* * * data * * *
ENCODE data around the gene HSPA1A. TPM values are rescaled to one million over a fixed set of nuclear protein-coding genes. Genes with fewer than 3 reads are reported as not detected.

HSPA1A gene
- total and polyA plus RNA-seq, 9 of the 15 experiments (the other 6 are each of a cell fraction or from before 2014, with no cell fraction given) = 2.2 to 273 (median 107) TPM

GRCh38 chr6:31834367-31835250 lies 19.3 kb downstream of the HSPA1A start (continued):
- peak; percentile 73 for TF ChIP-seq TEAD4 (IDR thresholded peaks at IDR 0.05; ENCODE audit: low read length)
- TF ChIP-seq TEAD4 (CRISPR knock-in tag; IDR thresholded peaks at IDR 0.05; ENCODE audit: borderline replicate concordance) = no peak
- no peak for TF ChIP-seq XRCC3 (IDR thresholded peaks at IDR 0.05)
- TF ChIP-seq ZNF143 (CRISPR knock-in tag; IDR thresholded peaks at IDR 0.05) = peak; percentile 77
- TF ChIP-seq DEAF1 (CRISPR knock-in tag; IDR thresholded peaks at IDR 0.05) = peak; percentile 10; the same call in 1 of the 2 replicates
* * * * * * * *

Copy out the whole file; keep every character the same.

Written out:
ENCODE data around the gene HSPA1A. TPM values are rescaled to one million over a fixed set of nuclear protein-coding genes. Genes with fewer than 3 reads are reported as not detected.

HSPA1A gene
- total and polyA plus RNA-seq, 9 of the 15 experiments (the other 6 are each of a cell fraction or from before 2014, with no cell fraction given) = 2.2 to 273 (median 107) TPM

GRCh38 chr6:31834367-31835250 lies 19.3 kb downstream of the HSPA1A start (continued):
- peak; percentile 73 for TF ChIP-seq TEAD4 (IDR thresholded peaks at IDR 0.05; ENCODE audit: low read length)
- TF ChIP-seq TEAD4 (CRISPR knock-in tag; IDR thresholded peaks at IDR 0.05; ENCODE audit: borderline replicate concordance) = no peak
- no peak for TF ChIP-seq XRCC3 (IDR thresholded peaks at IDR 0.05)
- TF ChIP-seq ZNF143 (CRISPR knock-in tag; IDR thresholded peaks at IDR 0.05) = peak; percentile 77
- TF ChIP-seq DEAF1 (CRISPR knock-in tag; IDR thresholded peaks at IDR 0.05) = peak; percentile 10; the same call in 1 of the 2 replicates